However, if the unpaid contractor or sub must commence litigation to recover payment due, and if the court or arbitration panel determines that the owner or contractor has failed to comply with the payment terms of the Act, Section 512 provides that the arbitrator or court shall award, in addition to other damages due, a penalty equal to one percent (1%) per month of the amount wrongfully withheld. In short, if a contractor or sub must resort to litigation to recover the amounts due, the combined total of interest and penalties can amount to as much as twenty-four percent (24%) per year.
Even in the bygone days of double digit stock market returns, this steep rate of interest and penalties provided recalcitrant owners and contractors with ample incentive to pay their obligations in a timely manner. But the Act goes even further. In addition to twenty-four percent (24%) interest and penalties, Section 512 also permits a court or arbitration panel to award reasonable attorney’s fees to “the substantially prevailing party” in any proceeding to recover any payment due under the Act.
The Pennsylvania legislature also recognized that the prospect of twenty-four percent (24%) interest and penalties carries with it the potential for unscrupulous contractors and subs to obtain unfair advantage against owners or contractors who have a genuine basis for withholding payment. Thus, while the legislature properly sought to provide contractors and subs with appropriate financial leverage for getting paid what they are due, the legislature also sought to prevent contractors and subs from using this leverage unfairly. Section 506 of the Act permits an owner to withhold payment for deficiency items, or items not yet satisfactorily completed in accordance with the terms of the contract, provided that the owner notify the contractor of the deficiency item within seven (7) days after receiving the invoice. Section 511 provides contractors with similar protection as to claims made by subs.
The Act also addresses the question of retainage. If a construction contract provides for a retainage to ensure the contractor or subcontractor’s full performance, Section 509 requires that the retainage must be released to the contractor or sub within thirty (30) days after final acceptance of the work. If an owner or contractor unreasonably withholds acceptance of the work or otherwise fails to pay the retainage, the party withholding payments is subject to the same interest, penalties and counsel fees noted above.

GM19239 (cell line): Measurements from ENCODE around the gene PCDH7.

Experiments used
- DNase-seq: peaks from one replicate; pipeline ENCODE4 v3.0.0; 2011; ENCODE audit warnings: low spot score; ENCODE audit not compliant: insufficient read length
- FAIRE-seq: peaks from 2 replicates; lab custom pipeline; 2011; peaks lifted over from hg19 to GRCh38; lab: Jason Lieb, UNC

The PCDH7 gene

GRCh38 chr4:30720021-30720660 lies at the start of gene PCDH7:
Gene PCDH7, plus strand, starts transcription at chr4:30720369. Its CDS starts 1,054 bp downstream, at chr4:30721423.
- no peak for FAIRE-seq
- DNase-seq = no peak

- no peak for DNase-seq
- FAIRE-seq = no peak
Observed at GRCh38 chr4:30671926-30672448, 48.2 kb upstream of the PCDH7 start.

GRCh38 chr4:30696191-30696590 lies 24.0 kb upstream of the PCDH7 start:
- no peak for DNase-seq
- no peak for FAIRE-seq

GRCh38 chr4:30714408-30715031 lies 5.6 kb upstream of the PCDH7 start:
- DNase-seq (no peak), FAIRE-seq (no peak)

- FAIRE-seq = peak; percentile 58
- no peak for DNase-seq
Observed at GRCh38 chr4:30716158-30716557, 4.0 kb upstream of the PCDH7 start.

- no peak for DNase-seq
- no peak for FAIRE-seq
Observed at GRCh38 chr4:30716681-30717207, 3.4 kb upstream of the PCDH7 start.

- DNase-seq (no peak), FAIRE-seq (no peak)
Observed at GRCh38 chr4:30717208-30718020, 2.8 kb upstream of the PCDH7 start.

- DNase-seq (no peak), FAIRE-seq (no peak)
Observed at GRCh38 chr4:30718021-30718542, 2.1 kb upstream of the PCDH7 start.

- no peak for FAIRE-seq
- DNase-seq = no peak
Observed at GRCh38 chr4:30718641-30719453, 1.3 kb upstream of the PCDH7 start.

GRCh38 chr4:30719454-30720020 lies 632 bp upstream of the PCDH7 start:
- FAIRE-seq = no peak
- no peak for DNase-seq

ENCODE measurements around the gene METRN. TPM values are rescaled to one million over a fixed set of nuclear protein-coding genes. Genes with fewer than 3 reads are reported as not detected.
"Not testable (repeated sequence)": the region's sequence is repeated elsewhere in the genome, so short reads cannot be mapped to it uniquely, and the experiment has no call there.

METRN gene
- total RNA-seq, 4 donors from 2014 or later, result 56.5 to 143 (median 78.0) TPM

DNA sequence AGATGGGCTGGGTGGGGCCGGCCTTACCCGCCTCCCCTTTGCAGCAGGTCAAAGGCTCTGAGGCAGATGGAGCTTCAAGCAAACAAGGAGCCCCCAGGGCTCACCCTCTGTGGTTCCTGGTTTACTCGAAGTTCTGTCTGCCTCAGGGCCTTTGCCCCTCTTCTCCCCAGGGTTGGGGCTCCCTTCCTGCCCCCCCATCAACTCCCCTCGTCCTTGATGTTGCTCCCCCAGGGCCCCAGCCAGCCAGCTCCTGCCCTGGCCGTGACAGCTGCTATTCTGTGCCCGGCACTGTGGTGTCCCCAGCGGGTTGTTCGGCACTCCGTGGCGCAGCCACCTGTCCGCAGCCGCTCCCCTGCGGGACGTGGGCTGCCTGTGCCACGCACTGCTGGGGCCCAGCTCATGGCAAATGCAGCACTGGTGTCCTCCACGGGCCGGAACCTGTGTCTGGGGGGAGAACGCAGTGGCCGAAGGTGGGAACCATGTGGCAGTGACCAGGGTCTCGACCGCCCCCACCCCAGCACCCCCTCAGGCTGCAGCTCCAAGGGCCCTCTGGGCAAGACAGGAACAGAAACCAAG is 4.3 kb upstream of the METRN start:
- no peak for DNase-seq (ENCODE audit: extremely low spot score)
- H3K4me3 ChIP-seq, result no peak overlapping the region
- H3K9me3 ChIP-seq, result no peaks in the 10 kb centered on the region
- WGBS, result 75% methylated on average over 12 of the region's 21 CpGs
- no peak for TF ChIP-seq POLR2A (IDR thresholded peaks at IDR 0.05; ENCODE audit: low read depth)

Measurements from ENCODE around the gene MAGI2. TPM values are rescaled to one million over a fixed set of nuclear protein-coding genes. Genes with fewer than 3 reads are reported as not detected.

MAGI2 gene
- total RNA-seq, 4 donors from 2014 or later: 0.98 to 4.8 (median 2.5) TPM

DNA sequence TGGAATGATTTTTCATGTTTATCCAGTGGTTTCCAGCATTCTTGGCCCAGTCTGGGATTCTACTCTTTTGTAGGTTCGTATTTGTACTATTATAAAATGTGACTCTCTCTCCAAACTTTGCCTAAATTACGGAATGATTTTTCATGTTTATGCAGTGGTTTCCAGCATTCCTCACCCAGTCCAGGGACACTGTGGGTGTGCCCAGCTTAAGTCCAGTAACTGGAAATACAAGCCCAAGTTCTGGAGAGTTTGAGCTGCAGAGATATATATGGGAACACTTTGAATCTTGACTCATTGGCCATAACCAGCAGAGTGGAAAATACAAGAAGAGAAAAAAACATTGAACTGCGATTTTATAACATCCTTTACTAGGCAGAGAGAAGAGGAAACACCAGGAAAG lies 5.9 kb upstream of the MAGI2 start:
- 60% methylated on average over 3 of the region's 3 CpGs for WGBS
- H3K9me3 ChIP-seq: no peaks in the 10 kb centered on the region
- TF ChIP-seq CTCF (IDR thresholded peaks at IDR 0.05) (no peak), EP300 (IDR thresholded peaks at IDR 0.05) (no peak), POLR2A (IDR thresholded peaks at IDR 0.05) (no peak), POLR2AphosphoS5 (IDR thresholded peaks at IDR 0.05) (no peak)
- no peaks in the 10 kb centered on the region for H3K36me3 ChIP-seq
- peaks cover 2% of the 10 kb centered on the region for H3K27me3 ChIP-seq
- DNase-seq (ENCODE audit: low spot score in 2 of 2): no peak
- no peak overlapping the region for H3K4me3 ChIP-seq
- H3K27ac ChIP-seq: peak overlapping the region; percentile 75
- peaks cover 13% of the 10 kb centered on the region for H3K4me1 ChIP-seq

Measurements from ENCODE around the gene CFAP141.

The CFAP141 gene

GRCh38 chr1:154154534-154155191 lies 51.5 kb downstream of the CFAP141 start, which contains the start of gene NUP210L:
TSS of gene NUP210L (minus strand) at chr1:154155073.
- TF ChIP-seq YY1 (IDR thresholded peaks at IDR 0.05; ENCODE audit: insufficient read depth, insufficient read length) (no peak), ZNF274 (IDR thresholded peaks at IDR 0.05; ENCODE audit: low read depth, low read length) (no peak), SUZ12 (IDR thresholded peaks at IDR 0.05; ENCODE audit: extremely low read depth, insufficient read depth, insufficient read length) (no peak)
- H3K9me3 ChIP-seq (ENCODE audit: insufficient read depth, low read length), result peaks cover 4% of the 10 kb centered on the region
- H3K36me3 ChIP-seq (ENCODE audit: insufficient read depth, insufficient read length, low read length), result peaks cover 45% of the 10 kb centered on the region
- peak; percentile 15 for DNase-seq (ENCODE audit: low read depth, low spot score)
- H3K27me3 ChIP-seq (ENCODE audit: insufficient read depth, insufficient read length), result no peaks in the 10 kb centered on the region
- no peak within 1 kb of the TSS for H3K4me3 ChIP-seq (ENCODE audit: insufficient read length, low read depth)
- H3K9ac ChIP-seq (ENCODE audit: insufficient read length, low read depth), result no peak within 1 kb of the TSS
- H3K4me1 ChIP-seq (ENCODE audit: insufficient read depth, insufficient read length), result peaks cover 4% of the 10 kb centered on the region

As noted above, mechanics lien waivers have diluted the usefulness of the Mechanics Lien Law as a remedy for unpaid contractors. The Contractor and Subcontractor Payment Act specifically provides that the one percent per month interest rate of Section 505 can be waived, but is silent on whether the one percent per month penalty can also be waived, and there is not yet any appellate court authority on this issue.
Section 512, on the other hand, provides that attorney fees and expenses can be awarded to the substantially prevailing party “notwithstanding any agreement to the contrary.” So even if parties to a construction contract agree to a waiver of the one percent interest rate, the unwaivable counsel fee provisions and the arguably unwaivable penalty provisions should provide owners and contractors with a significant incentive to pay their bills.
In a business environment where cutthroat practices have pushed many a small contractor to the edge of insolvency, the Contractor and Subcontractor Payment Act has given unpaid contractors and subs a tool to push back.
The attorneys at Wolf, Baldwin & Associates, P.C. have been practicing law primarily in Montgomery County, Berks County, and Chester County for a combined total of over one hundred and twenty-five years. Being general practitioners, we have the breadth of knowledge to help you learn and protect your rights in a wide range of civil litigation cases. Let us help you discover your rights. You owe it to yourself. Please click here to contact us now to schedule an appointment, so that we can help you collect your invoices or defend a subcontractor’s claim.